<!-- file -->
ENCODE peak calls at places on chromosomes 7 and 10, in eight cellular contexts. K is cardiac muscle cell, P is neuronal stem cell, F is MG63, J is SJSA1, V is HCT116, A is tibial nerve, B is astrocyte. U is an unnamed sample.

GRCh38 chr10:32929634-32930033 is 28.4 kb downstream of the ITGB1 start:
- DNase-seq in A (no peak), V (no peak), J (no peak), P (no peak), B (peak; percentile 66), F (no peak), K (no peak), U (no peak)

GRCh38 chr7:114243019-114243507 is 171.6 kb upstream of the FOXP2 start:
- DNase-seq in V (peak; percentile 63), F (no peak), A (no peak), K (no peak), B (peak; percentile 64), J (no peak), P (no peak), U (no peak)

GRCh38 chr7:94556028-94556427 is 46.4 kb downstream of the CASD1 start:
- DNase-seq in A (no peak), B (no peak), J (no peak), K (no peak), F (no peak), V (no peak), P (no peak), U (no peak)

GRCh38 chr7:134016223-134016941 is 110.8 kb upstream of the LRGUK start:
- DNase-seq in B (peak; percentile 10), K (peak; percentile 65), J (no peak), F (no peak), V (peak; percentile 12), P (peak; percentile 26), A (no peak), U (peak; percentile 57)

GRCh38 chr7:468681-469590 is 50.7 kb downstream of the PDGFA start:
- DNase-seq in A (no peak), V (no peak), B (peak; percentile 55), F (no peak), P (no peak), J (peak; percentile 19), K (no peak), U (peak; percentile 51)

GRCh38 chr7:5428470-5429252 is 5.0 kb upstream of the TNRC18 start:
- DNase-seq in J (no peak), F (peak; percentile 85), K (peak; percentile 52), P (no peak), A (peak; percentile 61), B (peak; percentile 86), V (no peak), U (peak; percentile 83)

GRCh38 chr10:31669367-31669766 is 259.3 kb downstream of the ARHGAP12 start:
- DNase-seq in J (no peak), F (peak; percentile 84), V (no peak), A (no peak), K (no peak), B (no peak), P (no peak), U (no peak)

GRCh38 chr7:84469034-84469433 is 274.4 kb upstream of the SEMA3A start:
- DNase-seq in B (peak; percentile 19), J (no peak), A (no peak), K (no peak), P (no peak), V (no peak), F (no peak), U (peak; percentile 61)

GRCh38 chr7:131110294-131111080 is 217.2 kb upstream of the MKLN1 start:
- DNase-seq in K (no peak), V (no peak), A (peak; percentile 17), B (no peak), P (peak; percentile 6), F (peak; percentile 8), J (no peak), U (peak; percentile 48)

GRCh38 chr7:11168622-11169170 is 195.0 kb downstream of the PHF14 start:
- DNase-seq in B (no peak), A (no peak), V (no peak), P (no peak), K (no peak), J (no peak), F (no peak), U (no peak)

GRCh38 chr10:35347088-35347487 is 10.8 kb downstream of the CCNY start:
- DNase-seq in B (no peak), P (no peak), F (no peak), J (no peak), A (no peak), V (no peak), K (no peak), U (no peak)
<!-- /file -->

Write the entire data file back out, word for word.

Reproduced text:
ENCODE peak calls at places on chromosomes 7 and 10, in eight cellular contexts. K is cardiac muscle cell, P is neuronal stem cell, F is MG63, J is SJSA1, V is HCT116, A is tibial nerve, B is astrocyte. U is an unnamed sample.

GRCh38 chr10:32929634-32930033 is 28.4 kb downstream of the ITGB1 start:
- DNase-seq in A (no peak), V (no peak), J (no peak), P (no peak), B (peak; percentile 66), F (no peak), K (no peak), U (no peak)

GRCh38 chr7:114243019-114243507 is 171.6 kb upstream of the FOXP2 start:
- DNase-seq in V (peak; percentile 63), F (no peak), A (no peak), K (no peak), B (peak; percentile 64), J (no peak), P (no peak), U (no peak)

GRCh38 chr7:94556028-94556427 is 46.4 kb downstream of the CASD1 start:
- DNase-seq in A (no peak), B (no peak), J (no peak), K (no peak), F (no peak), V (no peak), P (no peak), U (no peak)

GRCh38 chr7:134016223-134016941 is 110.8 kb upstream of the LRGUK start:
- DNase-seq in B (peak; percentile 10), K (peak; percentile 65), J (no peak), F (no peak), V (peak; percentile 12), P (peak; percentile 26), A (no peak), U (peak; percentile 57)

GRCh38 chr7:468681-469590 is 50.7 kb downstream of the PDGFA start:
- DNase-seq in A (no peak), V (no peak), B (peak; percentile 55), F (no peak), P (no peak), J (peak; percentile 19), K (no peak), U (peak; percentile 51)

GRCh38 chr7:5428470-5429252 is 5.0 kb upstream of the TNRC18 start:
- DNase-seq in J (no peak), F (peak; percentile 85), K (peak; percentile 52), P (no peak), A (peak; percentile 61), B (peak; percentile 86), V (no peak), U (peak; percentile 83)

GRCh38 chr10:31669367-31669766 is 259.3 kb downstream of the ARHGAP12 start:
- DNase-seq in J (no peak), F (peak; percentile 84), V (no peak), A (no peak), K (no peak), B (no peak), P (no peak), U (no peak)

GRCh38 chr7:84469034-84469433 is 274.4 kb upstream of the SEMA3A start:
- DNase-seq in B (peak; percentile 19), J (no peak), A (no peak), K (no peak), P (no peak), V (no peak), F (no peak), U (peak; percentile 61)

GRCh38 chr7:131110294-131111080 is 217.2 kb upstream of the MKLN1 start:
- DNase-seq in K (no peak), V (no peak), A (peak; percentile 17), B (no peak), P (peak; percentile 6), F (peak; percentile 8), J (no peak), U (peak; percentile 48)

GRCh38 chr7:11168622-11169170 is 195.0 kb downstream of the PHF14 start:
- DNase-seq in B (no peak), A (no peak), V (no peak), P (no peak), K (no peak), J (no peak), F (no peak), U (no peak)

GRCh38 chr10:35347088-35347487 is 10.8 kb downstream of the CCNY start:
- DNase-seq in B (no peak), P (no peak), F (no peak), J (no peak), A (no peak), V (no peak), K (no peak), U (no peak)